Alexander Deussen, petroleum geologist, was born on January 19, 1882, in San Antonio, the son of Charles and Clotilda (Nordhaus) Deussen. Though his parents were natives of San Antonio, where his father was vice president at the Groos National Bank, his grandparents were of German and English descent. In his youth Deussen attended the German-English Grammar School, which gave instruction in both English and German. He then attended San Antonio High School before going on to the University of Texas at Austin, where he received his bachelor's degree in 1903 and master's degree in 1904. After receiving his M.A., Deussen took a position teaching geology at the University of Texas; he stayed there ten years. On August 23, 1905, he married Sue Burnett Campbell. Deussen had met her as a student in one of his classes, and she affectionately referred to her husband as "the Professor." Later in life they divided their time between their Houston home and their ranch, Deussendale, located on Elm Creek in northeastern Texas. They had one daughter. While teaching at the University of Texas, Deussen also held the position of assistant geologist in the United States Geological Survey from 1907 to 1915. At the end of this appointment he began work for the Guffey Petroleum Company, which would later be renamed Gulf Oil Corporation. In 1916 Deussen resigned his position with Guffey to work as an independent consulting geologist. Except for a brief interlude between 1924 and 1930, when Deussen served as vice president in charge of operations for the Gulf Coast Region for Marland Oil Company, he remained devoted to his private consulting practice for most of his life.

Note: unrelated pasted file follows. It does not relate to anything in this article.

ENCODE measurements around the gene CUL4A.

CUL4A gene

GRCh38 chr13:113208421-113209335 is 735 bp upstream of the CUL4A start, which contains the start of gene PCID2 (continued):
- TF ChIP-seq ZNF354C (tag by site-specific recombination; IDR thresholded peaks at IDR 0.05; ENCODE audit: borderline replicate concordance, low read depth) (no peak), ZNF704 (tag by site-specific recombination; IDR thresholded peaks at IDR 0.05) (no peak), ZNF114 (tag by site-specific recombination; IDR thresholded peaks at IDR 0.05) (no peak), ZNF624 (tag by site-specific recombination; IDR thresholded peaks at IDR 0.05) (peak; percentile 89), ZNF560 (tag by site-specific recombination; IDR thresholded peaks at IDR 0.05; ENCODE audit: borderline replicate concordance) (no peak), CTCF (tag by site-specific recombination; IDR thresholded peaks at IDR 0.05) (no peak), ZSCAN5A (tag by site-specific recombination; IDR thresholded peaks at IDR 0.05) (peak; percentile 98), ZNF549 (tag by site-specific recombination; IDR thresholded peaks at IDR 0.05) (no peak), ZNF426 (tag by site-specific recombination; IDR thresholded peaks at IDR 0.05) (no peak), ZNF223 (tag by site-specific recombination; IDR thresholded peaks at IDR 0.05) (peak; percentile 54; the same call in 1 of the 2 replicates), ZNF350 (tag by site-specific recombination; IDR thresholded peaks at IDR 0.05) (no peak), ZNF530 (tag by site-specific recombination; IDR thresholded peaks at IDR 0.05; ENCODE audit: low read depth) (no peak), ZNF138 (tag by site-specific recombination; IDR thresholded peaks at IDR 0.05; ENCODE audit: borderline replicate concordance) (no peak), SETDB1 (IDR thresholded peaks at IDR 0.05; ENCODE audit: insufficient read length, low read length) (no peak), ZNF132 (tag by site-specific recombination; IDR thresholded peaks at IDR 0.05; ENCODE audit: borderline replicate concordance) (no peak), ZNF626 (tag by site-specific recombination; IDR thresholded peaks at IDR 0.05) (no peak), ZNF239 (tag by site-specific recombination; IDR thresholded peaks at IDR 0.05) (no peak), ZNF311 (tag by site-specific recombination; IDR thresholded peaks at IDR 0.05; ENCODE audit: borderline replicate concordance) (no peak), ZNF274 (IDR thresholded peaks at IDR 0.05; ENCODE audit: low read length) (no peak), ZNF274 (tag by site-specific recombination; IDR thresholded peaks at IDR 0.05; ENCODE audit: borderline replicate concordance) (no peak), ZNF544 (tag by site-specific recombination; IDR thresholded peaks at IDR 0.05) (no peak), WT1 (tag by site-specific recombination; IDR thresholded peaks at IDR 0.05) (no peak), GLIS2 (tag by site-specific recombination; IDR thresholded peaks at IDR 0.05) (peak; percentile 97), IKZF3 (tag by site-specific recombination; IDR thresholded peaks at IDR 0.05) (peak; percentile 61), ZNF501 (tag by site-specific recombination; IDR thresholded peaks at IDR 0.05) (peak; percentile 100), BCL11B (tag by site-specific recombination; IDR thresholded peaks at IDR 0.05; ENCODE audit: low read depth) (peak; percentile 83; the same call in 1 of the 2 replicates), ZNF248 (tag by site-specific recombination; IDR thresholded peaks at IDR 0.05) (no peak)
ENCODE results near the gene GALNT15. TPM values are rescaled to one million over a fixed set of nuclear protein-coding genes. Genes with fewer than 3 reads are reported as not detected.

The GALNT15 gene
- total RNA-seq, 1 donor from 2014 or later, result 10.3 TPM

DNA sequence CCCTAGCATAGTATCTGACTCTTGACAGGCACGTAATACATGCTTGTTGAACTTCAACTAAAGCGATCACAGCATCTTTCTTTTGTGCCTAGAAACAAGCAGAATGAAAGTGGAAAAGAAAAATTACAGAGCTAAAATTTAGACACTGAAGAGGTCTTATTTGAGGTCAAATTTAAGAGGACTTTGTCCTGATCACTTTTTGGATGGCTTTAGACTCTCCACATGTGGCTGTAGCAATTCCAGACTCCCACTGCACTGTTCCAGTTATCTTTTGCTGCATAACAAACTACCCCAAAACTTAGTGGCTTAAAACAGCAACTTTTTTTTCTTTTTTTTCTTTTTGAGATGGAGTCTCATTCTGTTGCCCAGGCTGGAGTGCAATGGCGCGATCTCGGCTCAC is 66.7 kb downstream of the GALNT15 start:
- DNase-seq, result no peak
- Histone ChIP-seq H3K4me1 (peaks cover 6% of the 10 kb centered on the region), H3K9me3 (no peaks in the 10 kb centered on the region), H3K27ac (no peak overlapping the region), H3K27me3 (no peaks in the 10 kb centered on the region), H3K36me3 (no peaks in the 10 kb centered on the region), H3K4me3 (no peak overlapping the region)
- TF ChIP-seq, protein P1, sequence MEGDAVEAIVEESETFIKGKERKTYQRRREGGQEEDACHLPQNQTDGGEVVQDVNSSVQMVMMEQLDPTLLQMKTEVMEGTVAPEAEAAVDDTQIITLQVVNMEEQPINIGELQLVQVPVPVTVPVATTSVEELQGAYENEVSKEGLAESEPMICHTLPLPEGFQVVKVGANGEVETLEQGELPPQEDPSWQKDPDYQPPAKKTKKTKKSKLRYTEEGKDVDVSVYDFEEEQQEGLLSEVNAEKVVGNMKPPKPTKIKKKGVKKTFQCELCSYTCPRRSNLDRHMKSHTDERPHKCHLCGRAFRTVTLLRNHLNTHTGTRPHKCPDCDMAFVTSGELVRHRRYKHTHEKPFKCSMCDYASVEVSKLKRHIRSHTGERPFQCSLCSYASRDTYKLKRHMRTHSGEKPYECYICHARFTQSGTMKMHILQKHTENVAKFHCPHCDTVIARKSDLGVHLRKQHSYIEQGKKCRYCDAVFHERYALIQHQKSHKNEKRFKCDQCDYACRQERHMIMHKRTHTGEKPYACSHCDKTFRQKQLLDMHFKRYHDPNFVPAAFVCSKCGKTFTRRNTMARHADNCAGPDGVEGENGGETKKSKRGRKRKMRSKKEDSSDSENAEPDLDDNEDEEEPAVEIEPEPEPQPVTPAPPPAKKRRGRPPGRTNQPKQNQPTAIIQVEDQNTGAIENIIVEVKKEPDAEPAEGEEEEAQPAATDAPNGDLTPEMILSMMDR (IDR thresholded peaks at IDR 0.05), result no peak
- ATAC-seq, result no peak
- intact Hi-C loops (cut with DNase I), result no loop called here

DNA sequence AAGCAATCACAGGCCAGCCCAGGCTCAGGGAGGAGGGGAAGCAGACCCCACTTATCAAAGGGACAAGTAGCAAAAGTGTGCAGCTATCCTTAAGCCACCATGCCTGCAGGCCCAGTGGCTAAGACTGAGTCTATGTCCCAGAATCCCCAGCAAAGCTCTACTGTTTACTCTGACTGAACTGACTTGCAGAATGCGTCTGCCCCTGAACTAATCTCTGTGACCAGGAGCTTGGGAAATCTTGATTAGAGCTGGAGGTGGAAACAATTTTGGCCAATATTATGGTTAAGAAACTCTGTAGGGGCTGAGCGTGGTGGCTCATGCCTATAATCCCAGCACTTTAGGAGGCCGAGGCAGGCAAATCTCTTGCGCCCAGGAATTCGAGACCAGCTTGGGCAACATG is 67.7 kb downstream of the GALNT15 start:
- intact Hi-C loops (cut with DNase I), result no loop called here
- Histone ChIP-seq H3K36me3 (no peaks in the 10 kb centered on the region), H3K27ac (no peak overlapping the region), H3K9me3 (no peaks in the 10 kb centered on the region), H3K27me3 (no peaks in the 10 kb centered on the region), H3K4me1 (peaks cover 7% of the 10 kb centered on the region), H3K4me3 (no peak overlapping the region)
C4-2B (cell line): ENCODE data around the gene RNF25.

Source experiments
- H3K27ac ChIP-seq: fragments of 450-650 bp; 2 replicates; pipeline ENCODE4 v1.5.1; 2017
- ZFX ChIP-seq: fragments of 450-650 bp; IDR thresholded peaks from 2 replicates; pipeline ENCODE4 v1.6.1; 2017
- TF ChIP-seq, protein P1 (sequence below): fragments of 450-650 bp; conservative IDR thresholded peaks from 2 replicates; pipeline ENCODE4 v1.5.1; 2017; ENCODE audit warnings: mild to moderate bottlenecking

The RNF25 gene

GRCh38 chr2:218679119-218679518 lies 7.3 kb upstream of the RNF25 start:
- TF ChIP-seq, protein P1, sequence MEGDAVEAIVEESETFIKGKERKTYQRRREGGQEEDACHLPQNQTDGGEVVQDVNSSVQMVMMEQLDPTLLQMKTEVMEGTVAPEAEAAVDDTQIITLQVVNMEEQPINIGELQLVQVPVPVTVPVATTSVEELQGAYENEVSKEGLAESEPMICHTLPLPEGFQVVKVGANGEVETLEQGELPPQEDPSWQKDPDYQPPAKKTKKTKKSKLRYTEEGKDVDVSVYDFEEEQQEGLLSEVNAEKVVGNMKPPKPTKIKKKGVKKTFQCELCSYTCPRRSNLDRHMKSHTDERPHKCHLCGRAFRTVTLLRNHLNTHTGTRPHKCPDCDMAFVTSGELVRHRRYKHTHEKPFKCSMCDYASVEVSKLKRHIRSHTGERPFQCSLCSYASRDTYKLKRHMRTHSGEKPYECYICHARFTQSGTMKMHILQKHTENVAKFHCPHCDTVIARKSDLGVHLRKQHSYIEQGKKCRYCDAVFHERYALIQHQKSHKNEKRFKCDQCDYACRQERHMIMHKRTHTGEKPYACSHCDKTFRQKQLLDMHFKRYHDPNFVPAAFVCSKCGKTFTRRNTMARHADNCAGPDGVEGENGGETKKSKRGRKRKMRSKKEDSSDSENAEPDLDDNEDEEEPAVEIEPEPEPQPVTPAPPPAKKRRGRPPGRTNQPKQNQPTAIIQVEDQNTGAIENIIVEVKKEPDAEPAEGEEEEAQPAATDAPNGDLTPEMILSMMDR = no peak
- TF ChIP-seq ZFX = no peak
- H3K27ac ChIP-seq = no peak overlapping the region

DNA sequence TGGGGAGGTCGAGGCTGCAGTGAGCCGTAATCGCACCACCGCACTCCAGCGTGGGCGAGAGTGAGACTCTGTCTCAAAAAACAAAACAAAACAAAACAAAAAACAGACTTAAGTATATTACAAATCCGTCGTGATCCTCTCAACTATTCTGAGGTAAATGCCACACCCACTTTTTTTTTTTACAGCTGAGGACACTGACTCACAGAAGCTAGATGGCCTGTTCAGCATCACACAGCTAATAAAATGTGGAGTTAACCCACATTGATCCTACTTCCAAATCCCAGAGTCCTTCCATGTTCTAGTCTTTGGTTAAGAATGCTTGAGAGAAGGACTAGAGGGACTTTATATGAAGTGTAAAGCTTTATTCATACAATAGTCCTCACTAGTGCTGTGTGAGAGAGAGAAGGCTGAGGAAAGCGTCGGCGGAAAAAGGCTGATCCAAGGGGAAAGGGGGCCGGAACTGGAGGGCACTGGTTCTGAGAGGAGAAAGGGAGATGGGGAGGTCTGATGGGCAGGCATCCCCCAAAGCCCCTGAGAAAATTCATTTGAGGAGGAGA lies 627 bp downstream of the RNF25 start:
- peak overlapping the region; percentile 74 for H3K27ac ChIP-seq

Deussen's study of the Gulf Coastal Plain is perhaps his most noteworthy contribution to the field of geology. In 1924 he directed the first seismographic survey of the Gulf. That year he was also instrumental in establishing one of the earliest laboratories devoted to the research and study of Gulf Coast sediments. His study, "Geology of the Coastal Plain of Texas West of the Brazos River" (first published by the United States Geological Survey in 1924 and again in 1930 by the University of Texas), is one of his more ambitious scholarly investigations into this area. Previously, in 1921, Deussen had discovered an oil well in the Mexia district, which was the first of the fault-controlled fields in East Texas (see WOODBINE FAULT-LINE FIELDS). His vanguard work in this area was a great contribution to the oil industry in Texas. Deussen was an active member in the American Association of Petroleum Geologists, serving as its second president in 1918–19. In 1947 he was awarded the Sidney Powers Memorial Medal by the American Association of Petroleum Geologists for his contributions to the field of petroleum geology. He was also director of the American Petroleum Institute from 1923 to 1925 and a member of a number of societies, including Phi Beta Kappa and Sigma Xi. Deussen was a Democrat and a Presbyterian. In 1954 he donated a 200-acre site on Lake Houston to Harris County. The site was converted into a public park and named the Alexander Deussen Park. Alexander Deussen died on September 5, 1959, in Flow Hospital in Denton, near Ponder, Texas, the site of his ranch home.